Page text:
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Think local, act global

Three years ago Apple’s Greater China Q1 sales were $2.22 billion or 9% of total. This year they were $9.29 billion[1] or 20% of total. Over this time frame the growth in China was about 320%. The second fastest growing reporting segment was Japan with growth of 187%. Europe was third with 70% and Americas fourth with 53.5%. Rest of Asia/Pacific had the smallest increase of only 4.1%.

A graph showing both the absolute and relative sales levels for the reporting regions is shown below.

Screen Shot 2014-05-19 at 5-19-11.35.17 AM

As overall sales have increased significantly, the revenues from the Americas and Retail combined (as most stores are in the US)[2] went from 51% in Q1 2011 to  42% in Q1 2014. The 11 point increase in share for China can be thus seen as mostly at the expense of the US. As Americas did not decline more appropriate statement would be that China captured much of the growth of the last three years.

Note that I also included Google’s revenue split[3] in the graph above. This is partly to calibrate Apple’s mix and to understand if the expansion outside the US is mirrored by other companies.

Google, in particular, is largely absent from the Chinese market and the only regional detail we have for their revenues is the US, UK and Other. That leaves an analysis of the dependency of each company on the US market.

Google’s US revenue percentage did drop from 47% to 43% but it’s worth noting that not only is the drop slower than Apple’s, the overall dependency of Google on the US for revenues is higher than Apple’s.

A surprising observation as Apple’s concentration of users, measured as market share for various products, is likely to be higher in the US than Google’s distribution of users.

Put another way, Google is broadly popular world-wide (except for search in China, Korea and Russia) but its customers and hence profitability are highly concentrated.

Notes:
  1. Including China retail, revenues reached “almost $10 billion” []
  2. 60% of all Apple stores are in the US []
  3. Excludes discontinued operations, namely Motorola []
  • Jeff G

    “Three years ago Apple’s Greater China Q1 sales were $2.22 billion or 9% of total. This year they were $9.29 billion[1] or 20% of total. Over this time frame the growth in China was about 320%. The second fastest growing reporting segment was Japan with growth of 187%. Europe was third with 70% and Americas fourth with 53.5%. ”

    Clearly Apple is doomed! (Sarcasm alert)

    • David Stevenson

      No, it is not doomed. It has already failed. EPIC FAIL. Somebody needs to send a memo to Apple. ASAP!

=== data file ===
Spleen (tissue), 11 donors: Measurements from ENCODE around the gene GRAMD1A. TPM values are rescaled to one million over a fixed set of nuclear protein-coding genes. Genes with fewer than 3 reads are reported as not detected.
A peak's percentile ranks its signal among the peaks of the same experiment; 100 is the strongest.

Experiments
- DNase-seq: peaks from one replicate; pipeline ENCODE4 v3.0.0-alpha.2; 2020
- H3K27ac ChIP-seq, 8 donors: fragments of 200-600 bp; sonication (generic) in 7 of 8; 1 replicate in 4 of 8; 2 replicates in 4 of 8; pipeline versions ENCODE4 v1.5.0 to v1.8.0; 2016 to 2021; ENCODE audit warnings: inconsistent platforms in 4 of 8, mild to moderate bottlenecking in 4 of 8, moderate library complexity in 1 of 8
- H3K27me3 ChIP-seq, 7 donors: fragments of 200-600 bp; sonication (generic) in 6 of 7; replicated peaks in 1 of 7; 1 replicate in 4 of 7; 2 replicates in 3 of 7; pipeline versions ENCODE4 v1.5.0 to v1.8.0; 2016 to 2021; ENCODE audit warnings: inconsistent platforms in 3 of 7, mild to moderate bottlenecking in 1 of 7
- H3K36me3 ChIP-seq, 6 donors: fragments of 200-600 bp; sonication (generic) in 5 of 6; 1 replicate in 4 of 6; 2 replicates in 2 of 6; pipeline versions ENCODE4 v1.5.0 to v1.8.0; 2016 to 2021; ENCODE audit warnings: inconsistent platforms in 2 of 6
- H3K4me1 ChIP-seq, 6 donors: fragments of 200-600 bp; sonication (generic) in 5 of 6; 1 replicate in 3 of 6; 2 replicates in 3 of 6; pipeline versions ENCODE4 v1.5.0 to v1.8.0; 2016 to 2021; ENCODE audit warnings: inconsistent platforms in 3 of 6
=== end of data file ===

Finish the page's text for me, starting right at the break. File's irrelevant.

• stefnagel

    Google’s customers? You mean the advertisers?

  • Tatil_S

    Considering Apple makes money by serving and selling to consumers, the comparison to a successful high end car companies such as BMW could be more interesting. Google’s business model is quite different and MS is heavily dependent on enterprise. Amazon could also provide a good reference point, as it has a global reach and its revenues depend on interaction with consumers directly. Granted, its AWS business muddies waters, but still…

    • obarthelemy

      This. Or at least, track Google not solely by billing (to advertisers), but also by product, ie, users.

  • echotoall

    Defined poverty levels matter for Google. (This is why google’s relevant internet user base may have already peaked.)

  • Walt French

    Just a note on the health of the US ad market that Horace so nicely documents is the driver for Google revenues: Nielsen has a report out today showing that 20% of users account for about half of the time that Americans spend staring at the tube, almost 12 hours a day for these “heavy viewers” (as indeed, they are likely to be, as those 12 hours/day probably aren’t looking at a screen mounted to a treadmill or elliptical machine).

    Anecdotally, a lot of Android usage is for watching videos, in patterns that could be VERY similar demographically to the US — pejoratively, perhaps: if you’re spending a huge amount of time on music videos etc it’s probably because you don’t have a more productive use of your time. Almost certainly, anybody who comes to THIS site isn’t in that category; averages can lie.

    But as Google and Facebook capture a larger share of the ad dollars, it’s likely that new users are increasingly low-income users, ones that advertisers can’t get much return on, and ergo, won’t pay much for ads no matter how relevant they are.